Gregg Williams
ESNY Graphic, AP Photo

Gregg Williams brings three decades worth of NFL defensive experience with him to the New York Jets, which means plenty of versatility will unfold this season. 

Sabo Film Room

Get ready to be ferocious. Make sure you bring the attitude. Understand your complete and absolute playbook knowledge.

When playing for a Gregg Williams-run NFL defense, expectations are only the beginning. What really draws the twinkle of the madman’s eye is versatility.

A few eyebrows were raised when Adam Gase proclaimed his New York Jets defense would remain of the 3-4 variety this season. Every stop along the Williams train at the big-boy level featured heavy doses of the 4-3. He’s a four-man front play-caller and to believe the tendency has changed is a foolhearty act.

Perhaps it’s all part of the plan, the greater picture.

With clear deficiencies at corner and at the edge, Williams’s rotations this summer have been prevalent. While the four-man front is commonplace, sprinkles of the 3-4 and 3-3-5 nickel show up on the field.

Employing defensive athletes and minds who can pull off full scheme changes is a critical thing under this coach, and two positions are highlighted above the rest.

The 4-3 SAM-EDGE spot / Base

When the offense runs a 22, 12 or 13 personnel, Williams will most likely throw the 4-3 on the field. The look features a big-boy front consisting of Henry Anderson and Jordan Jenkins on the outside and Quinnen Williams and Leonard Williams in the middle.

What’s interesting is what’s going on at the SAM.

New York Jets 4-3 Over

Harvey Langi, Frankie Luvu and Brandon Copeland … these guys are edge rushers, yet they’re being asked by Williams to play the second level.

Against the New Orleans Saints, a clear indication of the 4-3 Over look was present, similarly to the week before against the New York Giants.

In addition to playing the second level next to the likes of C.J. Mosley, Neville Hewitt and Blake Cashman, those guys are also asked to drop down to their natural spots, the edge.

It pops up in sub-packages or in the 4-3 Under, a Williams favorite.

New York Jets 4-3 Under

What the 4-3 Under basically does is pinch the entire line down. No longer is Quinnen in the 1-technique. Instead, Leo moves to the strong side 1-technique while Quinnen shades the weak-side guard.

The natural edge players highlighted as the SAM drop down into their natural edge spot. In essence, the 4-3 Under is extremely similar to the base 3-4 in many ways. (In the straight 3-4, this is the look, with Anderson as an interior DE and a true edge rusher on the line opposite Jenkins).

Many defensive coordinators would deploy two completely different personnel packages for both looks. Instead, Williams enjoys the versatility, asking his edge players to play high and low.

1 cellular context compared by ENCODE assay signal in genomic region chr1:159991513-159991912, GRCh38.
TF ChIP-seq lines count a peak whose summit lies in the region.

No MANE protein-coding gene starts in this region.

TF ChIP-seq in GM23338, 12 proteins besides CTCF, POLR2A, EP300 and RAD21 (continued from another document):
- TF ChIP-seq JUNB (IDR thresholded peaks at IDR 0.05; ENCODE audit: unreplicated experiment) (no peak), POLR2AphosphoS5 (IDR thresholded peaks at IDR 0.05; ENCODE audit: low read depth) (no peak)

The EDGE-Interior spot / Sub-package

The other spot in question directly involves Henry Anderson and Bronson Kaufusi. These are the two interior guys are currently being asked to play the edge opposite Jordan Jenkins.

In a perfect world, this is far from perfect. Since Jenkins is a power/bull rusher, employing a finesse/speed guy on the opposite side is ideal. Unfortunately, due to that fact plus the idea all three big guys can’t play together inside (Leo, Quinnen and Henry), Henry is playing out of position.

Note the 4-3 Under above. Note Anderson’s interior placement, which is his more natural spot as compared to the 4-3 Over that places him on the edge. The same versatility is evident in the sub-package.

Since Williams favors a four-man line, the 4-2-5 or 2-4-5 Nickel rules the roost.

2-4-5 or 4-2-5 Nickel

Of course, both Anderson and Kaufusi are interior backups to Leo and Quinnen, as well (in addition to Steve McLendon and whoever is kept on the final 53). But those two guys are being asked to play the edge in literally any package other than the true 3-4, which requires a more athletic player.

Again, the other standard Williams nickel look pinches this versatile position down.

3-3-5 Nickel

The Anderson-Kaufusi position is pinched back down to a 3-technique and all is suddenly right in the world. That is, until, you look at Hewitt over there on the edge. It’s the position Avery Williamson occupied prior to injury.

A true edge can always be substituted in that spot, but to keep both second-level linebackers on the field (when the rush is an option for the offense), Williams has no issue asking one of his guys to drop down.

From 4-3 to 3-4, four-man front to a three-man line with chaos, the other man who’ll be playing all over the place is Jamal Adams. He’ll be lined up in the robber, as an edge, head-up on the tight end in press, as a linebacker, as a deep-half and even as the centerfielder after a pre-snap rotation.

Through all of this noise, there’s one thing that’s certain: to play for Gregg Williams, versatility must be something that’s brought onto the field every damn time. He not only preaches it, it’s required, especially in this New York Jets defense that’s still searching for a true speed edge rusher.

Robby Sabo is a co-founder, CEO and credentialed New York Jets content creator for Jets X-Factor - Jet X, which includes Sabo's Sessions (in-depth film breakdowns) and Sabo with the Jets. Host: Underdog Jets Podcast with Wayne Chrebet and Sabo Radio. Member: Pro Football Writers of America. Coach: Port Jervis (NY) High School. Washed up strong safety and 400M runner. SEO: XL Media. Founder: Elite Sports NY - ESNY (Sold in 2020). SEO: XL Media. Email: robby.sabo[at]